What’s right with it?
So although this is a slightly hectic way of cooking, it’s really good fun. There are comments coming in from other cooks, and there’s a great sense of all being in it together.
Simon is really likeable, and comes across well. He does a good job of looking comfortable in front of the camera although I suspect he’s strapping that on a bit. But his corny jokes and obvious passion for the food make him a genial host. He’s also, y’know, easy on the eye. Am I allowed to say that?
When I could hear him properly, he was generous in explaining how to do things – cut this thing 2mm thick, cut the meat this way, freeze your pancetta for better slicing results etc. So if you have the time to hear him, he’s giving away some nice little tricks of the trade and nuggets of cooking gold.
Delving back into the way it flows – I really enjoyed hearing him talking in a more sciencey way about the food, and wish we’d had more time for that. He spent some time explaining why he was using double cream and lemon juice instead of sour cream, for example. And some really supportive advice about methodology going along. You could learn a lot doing regular sessions.
All in all I had a really fun time, and the end result was great.
How was the food?
So the end result was Beef Stroganoff, cous cous, and French beans with shallots and pancetta. And it was delicious.
Ultimately we ended up with a really lovely meal. And I learned some really nice little tricks along the way. For example how cous cous (misery sand, for Peep Show fans) is transformed by using some stock and fresh thyme in the water. We were all pleasantly surprised in my house by how much difference that makes.
The meal was delicious, the quality of ingredients really helps with that. My Live froze literally as I was plating up but I didn’t care by then. We were too busy shoveling it in.
Other things to mention…
This was a round trip of about 2.5 hours in the end, so be aware of that if you’re starving!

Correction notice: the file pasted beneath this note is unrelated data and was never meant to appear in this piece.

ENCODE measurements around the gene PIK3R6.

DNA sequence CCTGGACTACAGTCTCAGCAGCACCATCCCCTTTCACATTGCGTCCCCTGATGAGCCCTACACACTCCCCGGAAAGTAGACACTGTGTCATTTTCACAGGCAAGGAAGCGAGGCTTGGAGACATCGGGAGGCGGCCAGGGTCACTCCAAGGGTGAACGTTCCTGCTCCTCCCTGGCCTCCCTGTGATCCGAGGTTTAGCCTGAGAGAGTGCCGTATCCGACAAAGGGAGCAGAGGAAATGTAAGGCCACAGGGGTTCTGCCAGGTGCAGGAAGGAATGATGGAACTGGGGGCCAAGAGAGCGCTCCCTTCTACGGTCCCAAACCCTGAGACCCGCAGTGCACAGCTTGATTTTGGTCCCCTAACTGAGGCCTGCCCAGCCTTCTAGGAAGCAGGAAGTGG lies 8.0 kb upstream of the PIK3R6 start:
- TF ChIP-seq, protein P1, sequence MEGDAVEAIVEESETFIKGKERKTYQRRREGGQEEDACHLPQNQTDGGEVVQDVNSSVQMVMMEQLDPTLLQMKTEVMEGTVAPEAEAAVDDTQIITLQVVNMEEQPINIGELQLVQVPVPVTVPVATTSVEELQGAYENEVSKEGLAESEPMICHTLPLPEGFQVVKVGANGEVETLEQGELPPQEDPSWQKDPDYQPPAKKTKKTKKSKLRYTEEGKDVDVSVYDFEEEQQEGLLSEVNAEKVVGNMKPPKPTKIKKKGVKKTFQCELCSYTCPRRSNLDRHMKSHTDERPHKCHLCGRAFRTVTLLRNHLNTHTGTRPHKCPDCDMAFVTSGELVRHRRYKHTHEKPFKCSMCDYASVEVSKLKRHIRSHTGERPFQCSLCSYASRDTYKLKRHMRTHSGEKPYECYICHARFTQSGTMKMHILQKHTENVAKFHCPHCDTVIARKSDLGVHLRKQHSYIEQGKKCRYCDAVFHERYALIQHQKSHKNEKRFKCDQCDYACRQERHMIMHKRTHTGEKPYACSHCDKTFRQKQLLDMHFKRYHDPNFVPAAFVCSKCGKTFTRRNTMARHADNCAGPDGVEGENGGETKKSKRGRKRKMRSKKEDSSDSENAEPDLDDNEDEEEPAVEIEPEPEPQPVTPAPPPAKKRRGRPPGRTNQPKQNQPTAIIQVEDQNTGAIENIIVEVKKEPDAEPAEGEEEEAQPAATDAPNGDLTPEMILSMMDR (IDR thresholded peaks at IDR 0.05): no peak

I see that the live is also on Instagram, but there’s no mention of that on the instruction sheet. It’s also shot on a different camera for that, which I thought was at a better angle. And if you miss the fb Live you can still use your bag of food by watching it on IGTV afterwards. It’s also available to watch on Facebook afterwards too.
I didn’t buy a ticket in the usual way so maybe cooks get sent that kind of information when they buy the tickets. I’m assuming when you buy your ticket you get a bunch of info emailed to you. If so, ignore me. I’m flying blind here a bit.
Also I looked but there doesn’t seem to be any kind of option to share your results and hashtag it? There’s a competition that’s something to do with the teatowel which I heard about for the first time once the Live started, but I still didn’t quite understand. (I found it on the Insta account in the end; post your finished dish with the teatowel on Simon’s fb page for a chance to win two free meals).
But no specific hashtag? For a food-based activity on social media I think this is missing a huge UGC/marketing opportunity. Also you have to actively seek out and look at the Visitor Posts on the Facebook page to even see them. This thing could use a bit more user showboating I think; be great to see everyone posting their own results on their own feeds with a unique hashtag.
Would I do it again?
Absolutely. It was a bit hectic, and there was shallots and mushrooms and chopping boards and stuff everywhere at the end! The kitchen looked like a bomb had hit it. You’re cooking at someone else’s pace so there’s no time to clear up as you go along.
But the whole thing was great fun, and the food at the end really was super tasty. It’s a dish I’d never normally think of making, which is a delight. Just having someone else tell you what to cook for a change is lovely (parents everywhere will understand that one). And having it all measured out for you was also great.
I did this on my own (unless you count Alice pug) but I suspect it might be more fun with two of you. You can play tag, watching and listening in (and commenting and getting involved) – and then doing cooking and prepping as well.
All in all it’s a fun night in on a Saturday and is exceptionally good value for money. Essentially it’s a tenner a head plus delivery (varies depending on where you are). Right now you can do Brighton area, Henley and Newbury. It’s not UK-wide yet but they have plans to expand it. Keep your eyes peeled. Some amazing recipes coming up in the weeks ahead.
Sam is Silver’s founder and editor-in-chief. She’s largely responsible for organising all the things, but still finds time to do the odd bit of writing. Not enough though. Send help.